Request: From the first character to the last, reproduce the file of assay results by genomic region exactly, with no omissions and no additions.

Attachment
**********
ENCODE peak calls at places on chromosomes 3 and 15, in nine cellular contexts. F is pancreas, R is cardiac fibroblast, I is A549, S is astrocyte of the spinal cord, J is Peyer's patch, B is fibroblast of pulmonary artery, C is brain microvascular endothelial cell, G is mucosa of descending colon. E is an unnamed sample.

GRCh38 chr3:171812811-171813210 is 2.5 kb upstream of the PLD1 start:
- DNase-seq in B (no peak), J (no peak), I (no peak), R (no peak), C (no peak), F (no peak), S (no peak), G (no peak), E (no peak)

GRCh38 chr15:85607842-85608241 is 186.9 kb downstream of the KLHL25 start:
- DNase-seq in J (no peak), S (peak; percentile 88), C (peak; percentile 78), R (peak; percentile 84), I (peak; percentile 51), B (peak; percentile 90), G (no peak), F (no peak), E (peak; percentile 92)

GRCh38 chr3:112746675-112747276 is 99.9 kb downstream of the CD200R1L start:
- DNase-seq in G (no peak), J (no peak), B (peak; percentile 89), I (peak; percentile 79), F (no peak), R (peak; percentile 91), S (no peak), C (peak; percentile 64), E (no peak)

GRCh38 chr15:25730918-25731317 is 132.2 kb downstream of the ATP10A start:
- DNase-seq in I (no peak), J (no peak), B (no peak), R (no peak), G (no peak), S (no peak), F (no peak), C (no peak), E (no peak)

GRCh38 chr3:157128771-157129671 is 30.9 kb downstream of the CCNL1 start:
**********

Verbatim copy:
ENCODE peak calls at places on chromosomes 3 and 15, in nine cellular contexts. F is pancreas, R is cardiac fibroblast, I is A549, S is astrocyte of the spinal cord, J is Peyer's patch, B is fibroblast of pulmonary artery, C is brain microvascular endothelial cell, G is mucosa of descending colon. E is an unnamed sample.

GRCh38 chr3:171812811-171813210 is 2.5 kb upstream of the PLD1 start:
- DNase-seq in B (no peak), J (no peak), I (no peak), R (no peak), C (no peak), F (no peak), S (no peak), G (no peak), E (no peak)

GRCh38 chr15:85607842-85608241 is 186.9 kb downstream of the KLHL25 start:
- DNase-seq in J (no peak), S (peak; percentile 88), C (peak; percentile 78), R (peak; percentile 84), I (peak; percentile 51), B (peak; percentile 90), G (no peak), F (no peak), E (peak; percentile 92)

GRCh38 chr3:112746675-112747276 is 99.9 kb downstream of the CD200R1L start:
- DNase-seq in G (no peak), J (no peak), B (peak; percentile 89), I (peak; percentile 79), F (no peak), R (peak; percentile 91), S (no peak), C (peak; percentile 64), E (no peak)

GRCh38 chr15:25730918-25731317 is 132.2 kb downstream of the ATP10A start:
- DNase-seq in I (no peak), J (no peak), B (no peak), R (no peak), G (no peak), S (no peak), F (no peak), C (no peak), E (no peak)

GRCh38 chr3:157128771-157129671 is 30.9 kb downstream of the CCNL1 start: